Healthcare: Demonstrating Commitment to the Nigerian People


Dr. Chijioke Kaduru

As the Federal Executive Council prepares to present the second budget of this Administration to the National Assembly, President Muhammadu Buhari can demonstrate unparalleled commitment to Nigerians through the 2017 Budget and the commitments to the Health Budget contained within.

Nigeria has a weak health system, easily seen through the numbers of certain events that occur around the Country. Our own National Demographic and Health Survey of 2013 (NDHS) records 576 maternal deaths out of every 100,000 live births. This translates to the deaths of approximately 40,000 women every year (111 deaths per day or 5 deaths per hour) due to pregnancy or issues related to or aggravated by Pregnancy. Within the same NDHS, 69 infants die in every 1,000 live births and 128 children under 5 years die per 1,000 live births. This implies that 1 in 15 Nigerian children die before their first birthday and that 1 in 8 die before their fifth birthday.

Programs designed to enable families to choose the number and spacing of their children, increase the proportion of births attended by skilled health personnel, increase immunizations against vaccine-preventable diseases, provide early recognition, care and treatment to sick children especially children with Malaria, Pneumonia and Diarrhea, and programs to upgrade the status of women through education and enhanced participation in the labor force can all help to improve the probability of survival of young children.

A number of these programs already exist and are running across Nigeria. However, poor budgetary allocations to such critical programs has continued to undermine these programs, limiting our ability as a Nation to save the lives of women attempting to bring life into the world, and the lives of the babies. The programs that can save these lives are funded by the Capital Expenditure portion of the Health Budget, which stands at a meager N28 billion for 2016.

Beyond the very critical issue of saving lives and advancing the health of Nigerian families, the need for an increase in the Capital Expenditure portion of the Health Budget is evident in the current funding arrangement across Health programs. Currently, donors predominantly fund some of the most important programs that can save the lives of women and children. Programs cutting across family planning, immunization, nutrition and major childhood killer diseases fall into this category.

With the rebasing of Nigeria’s economy a few years ago, Nigeria moved up a development category and was no longer seen as a low-income country. This has resulted in the need for some of these donor funds to be wound down, as donor funds typically target countries in the low-income category. This means that while there is a gap in funding to support these programs currently, the gap is going to widen as donor funds wind down and are pulled out. Nigeria needs to take a position and begin to allocate increasing amounts of money to the Health Budget to sustainably fund these programs.

Additionally, as Nigeria looks to work its way out of a recession, the Nation must look to the evidence of some best practices around the World. Evidence from the work of the Lancet Commission on Investing in Health found that between the year 2000 and 2011, Health investments were responsible for nearly a quarter of economic growth in developing countries.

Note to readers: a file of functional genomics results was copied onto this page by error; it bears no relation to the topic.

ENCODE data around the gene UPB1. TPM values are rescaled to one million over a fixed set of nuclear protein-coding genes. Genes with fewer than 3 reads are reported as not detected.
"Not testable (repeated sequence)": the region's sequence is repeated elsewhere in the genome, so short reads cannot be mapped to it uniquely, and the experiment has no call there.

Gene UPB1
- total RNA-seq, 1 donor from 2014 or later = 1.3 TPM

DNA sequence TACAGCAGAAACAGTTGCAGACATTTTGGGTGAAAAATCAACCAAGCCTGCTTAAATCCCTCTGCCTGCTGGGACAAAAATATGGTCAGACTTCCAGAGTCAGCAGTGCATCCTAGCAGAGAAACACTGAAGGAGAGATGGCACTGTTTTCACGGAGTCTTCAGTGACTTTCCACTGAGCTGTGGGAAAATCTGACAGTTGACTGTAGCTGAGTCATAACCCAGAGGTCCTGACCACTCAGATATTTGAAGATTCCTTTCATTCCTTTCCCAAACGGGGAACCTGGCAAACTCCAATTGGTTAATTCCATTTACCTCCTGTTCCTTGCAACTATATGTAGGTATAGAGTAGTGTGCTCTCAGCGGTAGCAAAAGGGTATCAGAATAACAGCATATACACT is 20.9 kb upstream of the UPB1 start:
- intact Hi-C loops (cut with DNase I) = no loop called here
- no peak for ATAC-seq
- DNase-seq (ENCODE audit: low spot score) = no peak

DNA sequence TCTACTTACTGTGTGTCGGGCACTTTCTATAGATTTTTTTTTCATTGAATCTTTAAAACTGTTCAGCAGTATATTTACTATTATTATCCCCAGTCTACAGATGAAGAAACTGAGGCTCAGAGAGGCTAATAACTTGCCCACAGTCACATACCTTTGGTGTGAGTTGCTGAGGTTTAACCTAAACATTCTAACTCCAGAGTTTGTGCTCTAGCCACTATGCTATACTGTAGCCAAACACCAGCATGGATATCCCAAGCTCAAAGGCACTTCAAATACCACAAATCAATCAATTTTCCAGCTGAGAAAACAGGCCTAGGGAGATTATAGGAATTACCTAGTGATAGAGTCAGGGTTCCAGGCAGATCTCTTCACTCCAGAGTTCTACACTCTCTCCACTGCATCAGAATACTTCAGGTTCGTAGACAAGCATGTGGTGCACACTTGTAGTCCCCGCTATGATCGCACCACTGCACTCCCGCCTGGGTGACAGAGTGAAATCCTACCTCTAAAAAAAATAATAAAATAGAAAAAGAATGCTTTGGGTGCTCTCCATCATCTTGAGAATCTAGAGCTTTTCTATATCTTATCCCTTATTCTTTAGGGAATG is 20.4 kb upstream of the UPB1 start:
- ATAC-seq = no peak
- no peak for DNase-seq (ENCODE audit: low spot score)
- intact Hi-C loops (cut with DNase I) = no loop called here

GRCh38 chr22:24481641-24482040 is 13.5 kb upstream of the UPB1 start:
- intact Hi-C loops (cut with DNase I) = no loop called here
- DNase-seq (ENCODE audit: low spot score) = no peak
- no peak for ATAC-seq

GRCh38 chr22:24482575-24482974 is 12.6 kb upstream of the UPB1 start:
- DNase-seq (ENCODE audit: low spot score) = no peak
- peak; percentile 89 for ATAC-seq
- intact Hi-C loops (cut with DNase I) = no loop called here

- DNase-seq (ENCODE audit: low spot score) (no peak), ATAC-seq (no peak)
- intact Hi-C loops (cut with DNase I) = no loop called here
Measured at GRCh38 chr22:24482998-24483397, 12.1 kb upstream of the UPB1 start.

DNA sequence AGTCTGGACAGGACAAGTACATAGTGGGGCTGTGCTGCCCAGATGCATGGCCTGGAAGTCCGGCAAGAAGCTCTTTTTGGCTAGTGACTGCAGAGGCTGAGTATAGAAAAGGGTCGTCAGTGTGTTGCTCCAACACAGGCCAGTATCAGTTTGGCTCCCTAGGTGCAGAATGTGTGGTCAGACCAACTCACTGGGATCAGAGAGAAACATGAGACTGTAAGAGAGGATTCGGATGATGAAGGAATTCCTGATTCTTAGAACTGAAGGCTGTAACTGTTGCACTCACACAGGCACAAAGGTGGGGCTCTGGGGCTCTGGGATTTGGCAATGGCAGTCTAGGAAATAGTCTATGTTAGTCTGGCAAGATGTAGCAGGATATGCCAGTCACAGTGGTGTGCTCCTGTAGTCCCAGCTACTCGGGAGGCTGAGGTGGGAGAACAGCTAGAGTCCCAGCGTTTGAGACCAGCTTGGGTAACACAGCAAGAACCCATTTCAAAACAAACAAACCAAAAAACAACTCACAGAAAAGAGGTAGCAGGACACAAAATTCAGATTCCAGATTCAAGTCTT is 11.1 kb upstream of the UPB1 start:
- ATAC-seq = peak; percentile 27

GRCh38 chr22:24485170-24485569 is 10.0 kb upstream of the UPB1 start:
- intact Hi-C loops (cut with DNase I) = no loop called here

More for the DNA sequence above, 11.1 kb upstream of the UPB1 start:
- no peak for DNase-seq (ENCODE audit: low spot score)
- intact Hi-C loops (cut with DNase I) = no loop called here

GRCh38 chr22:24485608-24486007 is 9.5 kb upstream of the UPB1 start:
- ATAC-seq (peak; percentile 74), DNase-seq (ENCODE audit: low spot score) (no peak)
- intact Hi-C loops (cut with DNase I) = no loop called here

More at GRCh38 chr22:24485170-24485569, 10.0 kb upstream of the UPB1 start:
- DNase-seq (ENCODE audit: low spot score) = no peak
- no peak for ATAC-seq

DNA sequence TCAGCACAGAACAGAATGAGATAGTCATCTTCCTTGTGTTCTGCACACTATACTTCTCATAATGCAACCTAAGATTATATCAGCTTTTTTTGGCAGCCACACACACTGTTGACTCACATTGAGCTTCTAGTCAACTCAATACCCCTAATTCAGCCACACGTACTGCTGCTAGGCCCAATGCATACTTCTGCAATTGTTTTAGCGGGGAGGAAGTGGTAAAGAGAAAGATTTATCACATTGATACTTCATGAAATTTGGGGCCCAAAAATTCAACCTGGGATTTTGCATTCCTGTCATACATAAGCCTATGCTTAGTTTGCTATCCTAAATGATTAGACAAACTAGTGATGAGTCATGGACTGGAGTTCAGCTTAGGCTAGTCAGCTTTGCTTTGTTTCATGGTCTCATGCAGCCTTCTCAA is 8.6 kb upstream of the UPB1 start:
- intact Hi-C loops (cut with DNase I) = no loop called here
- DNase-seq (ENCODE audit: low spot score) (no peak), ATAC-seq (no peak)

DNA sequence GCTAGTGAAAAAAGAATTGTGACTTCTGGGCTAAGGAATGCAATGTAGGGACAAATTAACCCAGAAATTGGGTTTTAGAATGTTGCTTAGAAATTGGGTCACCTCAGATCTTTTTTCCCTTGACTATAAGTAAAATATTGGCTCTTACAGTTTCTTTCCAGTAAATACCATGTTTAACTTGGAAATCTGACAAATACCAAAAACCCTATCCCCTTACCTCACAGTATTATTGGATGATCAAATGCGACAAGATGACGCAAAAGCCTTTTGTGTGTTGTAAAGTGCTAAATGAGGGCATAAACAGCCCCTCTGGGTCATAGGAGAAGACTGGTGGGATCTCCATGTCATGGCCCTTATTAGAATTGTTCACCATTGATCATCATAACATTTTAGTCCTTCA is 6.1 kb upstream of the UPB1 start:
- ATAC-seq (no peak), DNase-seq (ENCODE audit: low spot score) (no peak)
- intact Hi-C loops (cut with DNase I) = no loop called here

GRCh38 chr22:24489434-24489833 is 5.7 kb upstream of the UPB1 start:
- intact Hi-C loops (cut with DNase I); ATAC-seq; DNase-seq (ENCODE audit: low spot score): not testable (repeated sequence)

With limited income attributable to a global oil price crash, Nigeria must spend scarce resources smartly, for better outcomes. Investing in the Health Budget towards ensuring that the lives of women and children are saved, and that Nigerian families are healthier, increases the readiness of individuals to join the work force, increases the productivity of people already a part of the work force, reduces the number of days that members of a family are absent from work, and reduces the amounts of money committed by families to restore health. All of these have the potential to contribute to sustainable economic growth.

A recent Nigeria Health Budget trend analysis by the Partnership for Advocacy in Child and Family Health shows that 2016 was the year with the second lowest commitment to Health by the Federal Government, across a 10-year period. Additionally, the National Health Law mandates that 1 per cent of the Consolidated Revenue Fund of the Federal Government be committed to funding the Basic Healthcare Provision Fund.

The President Buhari-led administration cannot afford to be remembered for a legacy of inadequate funding towards saving the lives of women and children. The administration will also not want to be remembered for refusing to obey the rule of law as mandated by the National Health Law, especially when this law simply seeks to improve the lives and wellbeing of Nigerian children and families.

The Honorable Minister of health has a commitment to Nigerians to ensure that Child and Family health programs are adequately budgeted for and are a priority in the 2017 Health Budget. The Minister of Budget and National Planning has commitment to Nigerians to redeem his promise that he would work to ensure an increased 2017 Health Budget. President Buhari will need to lead this process to showcase his unparalleled commitment to Nigerians.

An investment in Health is an investment in the wellbeing of all Nigerians and an investment in the Economic growth and development of this nation.

Dr. Kaduru is a Public Health Physician who specializes in Child and Family Health programming, and Health Systems strengthening